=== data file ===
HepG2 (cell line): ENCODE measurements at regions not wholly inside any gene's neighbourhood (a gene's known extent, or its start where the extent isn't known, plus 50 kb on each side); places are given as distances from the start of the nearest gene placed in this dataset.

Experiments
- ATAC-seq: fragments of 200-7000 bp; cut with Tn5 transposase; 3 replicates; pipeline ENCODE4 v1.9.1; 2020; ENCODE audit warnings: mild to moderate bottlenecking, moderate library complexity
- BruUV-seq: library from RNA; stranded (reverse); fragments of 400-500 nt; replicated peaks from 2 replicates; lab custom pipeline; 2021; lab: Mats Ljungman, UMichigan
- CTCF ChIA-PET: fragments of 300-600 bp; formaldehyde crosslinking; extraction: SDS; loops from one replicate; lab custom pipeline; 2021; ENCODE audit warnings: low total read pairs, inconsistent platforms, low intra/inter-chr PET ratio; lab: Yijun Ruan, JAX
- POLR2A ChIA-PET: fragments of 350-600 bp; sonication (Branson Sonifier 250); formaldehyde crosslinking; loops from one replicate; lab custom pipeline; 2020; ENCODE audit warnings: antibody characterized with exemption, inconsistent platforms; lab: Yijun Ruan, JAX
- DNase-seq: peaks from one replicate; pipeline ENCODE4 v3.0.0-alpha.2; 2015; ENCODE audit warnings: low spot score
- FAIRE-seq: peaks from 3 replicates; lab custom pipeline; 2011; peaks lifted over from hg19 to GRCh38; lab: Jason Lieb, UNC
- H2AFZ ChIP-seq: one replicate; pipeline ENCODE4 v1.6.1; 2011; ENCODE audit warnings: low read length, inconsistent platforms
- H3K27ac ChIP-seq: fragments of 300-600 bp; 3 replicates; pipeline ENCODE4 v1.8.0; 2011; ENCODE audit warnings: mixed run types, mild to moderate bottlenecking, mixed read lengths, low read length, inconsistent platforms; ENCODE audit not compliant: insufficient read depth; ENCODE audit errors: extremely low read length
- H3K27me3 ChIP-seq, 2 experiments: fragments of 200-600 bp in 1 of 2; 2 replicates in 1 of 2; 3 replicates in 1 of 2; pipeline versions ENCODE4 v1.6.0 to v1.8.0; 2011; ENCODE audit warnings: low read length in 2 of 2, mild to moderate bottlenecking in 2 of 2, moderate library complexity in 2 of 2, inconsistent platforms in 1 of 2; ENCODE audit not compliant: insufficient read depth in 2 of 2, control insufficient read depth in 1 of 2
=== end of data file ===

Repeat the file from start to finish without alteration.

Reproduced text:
HepG2 (cell line): ENCODE measurements at regions not wholly inside any gene's neighbourhood (a gene's known extent, or its start where the extent isn't known, plus 50 kb on each side); places are given as distances from the start of the nearest gene placed in this dataset.

Experiments
- ATAC-seq: fragments of 200-7000 bp; cut with Tn5 transposase; 3 replicates; pipeline ENCODE4 v1.9.1; 2020; ENCODE audit warnings: mild to moderate bottlenecking, moderate library complexity
- BruUV-seq: library from RNA; stranded (reverse); fragments of 400-500 nt; replicated peaks from 2 replicates; lab custom pipeline; 2021; lab: Mats Ljungman, UMichigan
- CTCF ChIA-PET: fragments of 300-600 bp; formaldehyde crosslinking; extraction: SDS; loops from one replicate; lab custom pipeline; 2021; ENCODE audit warnings: low total read pairs, inconsistent platforms, low intra/inter-chr PET ratio; lab: Yijun Ruan, JAX
- POLR2A ChIA-PET: fragments of 350-600 bp; sonication (Branson Sonifier 250); formaldehyde crosslinking; loops from one replicate; lab custom pipeline; 2020; ENCODE audit warnings: antibody characterized with exemption, inconsistent platforms; lab: Yijun Ruan, JAX
- DNase-seq: peaks from one replicate; pipeline ENCODE4 v3.0.0-alpha.2; 2015; ENCODE audit warnings: low spot score
- FAIRE-seq: peaks from 3 replicates; lab custom pipeline; 2011; peaks lifted over from hg19 to GRCh38; lab: Jason Lieb, UNC
- H2AFZ ChIP-seq: one replicate; pipeline ENCODE4 v1.6.1; 2011; ENCODE audit warnings: low read length, inconsistent platforms
- H3K27ac ChIP-seq: fragments of 300-600 bp; 3 replicates; pipeline ENCODE4 v1.8.0; 2011; ENCODE audit warnings: mixed run types, mild to moderate bottlenecking, mixed read lengths, low read length, inconsistent platforms; ENCODE audit not compliant: insufficient read depth; ENCODE audit errors: extremely low read length
- H3K27me3 ChIP-seq, 2 experiments: fragments of 200-600 bp in 1 of 2; 2 replicates in 1 of 2; 3 replicates in 1 of 2; pipeline versions ENCODE4 v1.6.0 to v1.8.0; 2011; ENCODE audit warnings: low read length in 2 of 2, mild to moderate bottlenecking in 2 of 2, moderate library complexity in 2 of 2, inconsistent platforms in 1 of 2; ENCODE audit not compliant: insufficient read depth in 2 of 2, control insufficient read depth in 1 of 2